On May 28, 2021, the U.S. Equal Employment Opportunity Commission (“EEOC”) updated its guidance concerning COVID-19 vaccinations in the employment context. Most significantly, the EEOC offered long-awaited guidance on the permissibility of employer programs that offer incentives to employees who receive COVID-19 vaccinations, providing that such programs are permissible if the incentives offered are “non-coercive.”
As employers prepare to return employees to the physical workplace, many have shied away from mandating employee vaccinations. Instead, employers have focused on encouraging employees to receive vaccinations voluntarily, and have turned to incentive programs to spur vaccination rates among their workforces. Until this new guidance, however, the EEOC had not indicated whether vaccination incentive programs would be permissible under the nondiscrimination laws it enforces.
In its new guidance, the EEOC states that employers may lawfully offer incentives to their employees for providing medical confirmation of their vaccination status or for participating in an employer-sponsored vaccination program, provided that the incentives offered are not coercive. The EEOC did not state which type of incentives it would view to be non-coercive, but specifically, it noted that a “very large incentive” might pressure employees to disclose protected medical information in violation of applicable federal anti-discrimination laws.
The EEOC also expanded on its previous guidance on other issues pertinent to employers navigating returns to the workplace after a yearlong pandemic. In particular:
- The EEOC confirmed that employers can lawfully require vaccinations for all employees returning to the workplace, provided that reasonable accommodations are made for employees who refuse to take the vaccine because of disability, a sincerely held religious belief, or pregnancy. The EEOC also suggested that fully vaccinated employees who suffer from underlying medical conditions that heighten the risk of danger from contracting COVID-19 might be entitled to reasonable accommodations.
- The EEOC reaffirmed that, in considering reasonable accommodation issues, employers must undertake an “individualized assessment” of the “direct threat” employees who refuse to take the vaccine pose to themselves and the workplace.
- The EEOC indicated that requiring unvaccinated employees to wear a mask, work a modified shift, receive periodic COVID-19 testing, or telework might constitute reasonable accommodations.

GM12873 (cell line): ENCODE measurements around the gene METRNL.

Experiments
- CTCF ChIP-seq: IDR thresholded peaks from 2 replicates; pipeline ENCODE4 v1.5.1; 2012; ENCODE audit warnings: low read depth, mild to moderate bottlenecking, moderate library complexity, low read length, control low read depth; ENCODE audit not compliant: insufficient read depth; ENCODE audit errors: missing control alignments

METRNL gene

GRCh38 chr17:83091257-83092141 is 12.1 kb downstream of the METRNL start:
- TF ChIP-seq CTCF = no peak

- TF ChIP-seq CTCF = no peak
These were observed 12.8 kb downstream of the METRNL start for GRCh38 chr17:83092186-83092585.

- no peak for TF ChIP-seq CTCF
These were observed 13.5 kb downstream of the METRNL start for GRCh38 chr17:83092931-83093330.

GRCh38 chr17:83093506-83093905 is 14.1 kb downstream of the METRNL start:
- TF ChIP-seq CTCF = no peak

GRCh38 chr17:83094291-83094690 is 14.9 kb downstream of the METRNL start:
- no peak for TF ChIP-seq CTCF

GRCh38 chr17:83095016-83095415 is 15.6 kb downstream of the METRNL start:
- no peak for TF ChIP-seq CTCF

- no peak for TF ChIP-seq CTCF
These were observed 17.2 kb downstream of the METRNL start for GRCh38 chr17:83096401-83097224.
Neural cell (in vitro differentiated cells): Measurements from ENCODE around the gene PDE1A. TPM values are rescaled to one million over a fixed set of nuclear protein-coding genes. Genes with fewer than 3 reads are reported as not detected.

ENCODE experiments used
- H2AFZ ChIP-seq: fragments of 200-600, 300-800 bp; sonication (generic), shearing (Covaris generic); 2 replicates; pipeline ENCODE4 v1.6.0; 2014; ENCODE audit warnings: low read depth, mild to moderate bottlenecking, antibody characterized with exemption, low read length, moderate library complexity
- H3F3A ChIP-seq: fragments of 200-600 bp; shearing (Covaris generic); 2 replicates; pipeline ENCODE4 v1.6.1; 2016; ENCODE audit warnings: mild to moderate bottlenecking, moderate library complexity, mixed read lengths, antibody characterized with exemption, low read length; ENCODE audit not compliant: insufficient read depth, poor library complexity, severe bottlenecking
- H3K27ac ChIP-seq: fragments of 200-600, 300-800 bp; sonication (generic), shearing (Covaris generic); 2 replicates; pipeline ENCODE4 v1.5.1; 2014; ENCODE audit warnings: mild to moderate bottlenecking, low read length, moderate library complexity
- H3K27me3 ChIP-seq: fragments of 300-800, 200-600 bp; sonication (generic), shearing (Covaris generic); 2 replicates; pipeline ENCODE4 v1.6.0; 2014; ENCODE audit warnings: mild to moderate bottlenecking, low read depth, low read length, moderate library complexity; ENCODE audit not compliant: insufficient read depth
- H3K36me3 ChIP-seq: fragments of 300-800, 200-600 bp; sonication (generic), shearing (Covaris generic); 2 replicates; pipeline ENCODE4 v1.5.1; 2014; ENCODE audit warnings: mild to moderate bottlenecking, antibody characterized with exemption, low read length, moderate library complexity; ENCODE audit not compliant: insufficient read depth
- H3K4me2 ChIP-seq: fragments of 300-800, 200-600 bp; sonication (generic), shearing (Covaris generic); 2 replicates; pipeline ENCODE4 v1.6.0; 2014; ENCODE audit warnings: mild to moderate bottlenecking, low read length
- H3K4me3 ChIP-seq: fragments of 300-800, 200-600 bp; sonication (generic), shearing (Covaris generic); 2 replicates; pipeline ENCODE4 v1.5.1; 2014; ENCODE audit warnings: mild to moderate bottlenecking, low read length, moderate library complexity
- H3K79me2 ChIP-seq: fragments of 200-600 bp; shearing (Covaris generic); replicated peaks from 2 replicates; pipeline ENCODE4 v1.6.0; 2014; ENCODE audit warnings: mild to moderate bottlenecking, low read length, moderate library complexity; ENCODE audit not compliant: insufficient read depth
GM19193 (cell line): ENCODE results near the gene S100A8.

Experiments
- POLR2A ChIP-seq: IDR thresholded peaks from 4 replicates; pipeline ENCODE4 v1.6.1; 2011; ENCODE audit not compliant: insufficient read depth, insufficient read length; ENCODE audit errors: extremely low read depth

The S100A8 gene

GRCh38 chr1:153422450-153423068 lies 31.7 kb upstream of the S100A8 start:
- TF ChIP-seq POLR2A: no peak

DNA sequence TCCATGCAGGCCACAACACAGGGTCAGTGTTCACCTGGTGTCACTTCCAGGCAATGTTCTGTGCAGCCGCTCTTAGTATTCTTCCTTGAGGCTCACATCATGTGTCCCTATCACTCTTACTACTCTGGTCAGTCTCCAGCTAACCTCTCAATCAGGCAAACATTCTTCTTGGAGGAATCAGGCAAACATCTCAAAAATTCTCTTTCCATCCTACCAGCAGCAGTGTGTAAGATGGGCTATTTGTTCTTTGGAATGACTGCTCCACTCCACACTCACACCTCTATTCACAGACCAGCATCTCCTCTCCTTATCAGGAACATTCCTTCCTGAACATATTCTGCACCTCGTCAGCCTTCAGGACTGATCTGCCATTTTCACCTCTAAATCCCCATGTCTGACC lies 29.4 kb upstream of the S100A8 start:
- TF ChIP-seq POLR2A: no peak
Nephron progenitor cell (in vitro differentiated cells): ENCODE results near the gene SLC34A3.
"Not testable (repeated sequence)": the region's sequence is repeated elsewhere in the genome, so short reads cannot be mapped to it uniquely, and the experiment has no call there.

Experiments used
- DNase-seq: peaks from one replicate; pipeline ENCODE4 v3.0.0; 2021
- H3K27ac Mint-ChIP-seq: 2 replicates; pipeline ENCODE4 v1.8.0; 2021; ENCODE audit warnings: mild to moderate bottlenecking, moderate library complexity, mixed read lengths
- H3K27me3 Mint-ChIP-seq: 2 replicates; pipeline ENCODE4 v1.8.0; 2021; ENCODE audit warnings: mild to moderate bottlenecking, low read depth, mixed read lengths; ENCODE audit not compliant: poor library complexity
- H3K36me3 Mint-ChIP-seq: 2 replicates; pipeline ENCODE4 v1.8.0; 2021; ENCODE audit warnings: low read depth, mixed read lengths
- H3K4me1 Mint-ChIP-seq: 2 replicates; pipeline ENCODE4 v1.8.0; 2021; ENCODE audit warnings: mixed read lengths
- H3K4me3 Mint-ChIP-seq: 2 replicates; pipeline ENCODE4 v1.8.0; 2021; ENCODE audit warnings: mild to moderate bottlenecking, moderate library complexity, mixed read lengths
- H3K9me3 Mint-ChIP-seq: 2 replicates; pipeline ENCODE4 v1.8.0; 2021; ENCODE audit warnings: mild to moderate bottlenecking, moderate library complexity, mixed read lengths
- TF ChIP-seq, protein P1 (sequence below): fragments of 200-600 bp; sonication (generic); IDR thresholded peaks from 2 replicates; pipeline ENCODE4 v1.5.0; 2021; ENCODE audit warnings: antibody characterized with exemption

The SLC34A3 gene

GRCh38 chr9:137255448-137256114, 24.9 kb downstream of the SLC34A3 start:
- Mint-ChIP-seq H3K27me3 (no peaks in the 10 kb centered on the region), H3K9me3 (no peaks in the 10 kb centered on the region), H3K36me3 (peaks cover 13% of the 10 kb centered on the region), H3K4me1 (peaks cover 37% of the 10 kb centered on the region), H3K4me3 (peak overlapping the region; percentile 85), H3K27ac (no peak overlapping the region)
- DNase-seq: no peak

- The EEOC confirmed that employers may lawfully request confirmation of an employee’s vaccination status, but took the position that information concerning an employee’s vaccination status is confidential medical information subject to the protections of the Americans with Disabilities Act. As such, documentation of an employee’s vaccination status must be kept confidential and stored separately from employee personnel files.
- According to the EEOC, employers may lawfully request confirmation of the vaccination status of an employee’s family members.
- Employers, or their agents, may lawfully administer vaccinations in the workplace, but employee participation in such programs must be voluntary. Employers may also administer vaccinations to an employee’s family members, so long as they comply with the strictures of the Genetic Information Nondiscrimination Act.
While the EEOC’s guidance answers certain questions on employers’ minds and provides further explanation on previous guidance, questions remain, including most significantly what types of vaccination incentives the EEOC will find to be non-coercive. Employers should contact their attorneys to discuss the implications of the new guidance, including how to construct a vaccination policy in compliance with federal anti-discrimination laws in light of the newly issued guidance.
Foley Hoag has formed a firm-wide, multi-disciplinary task force dedicated to client matters related to COVID-19. For more guidance on your COVID-19 issues, visit our COVID-19 Trending Solutions Page or contact your Foley Hoag attorney.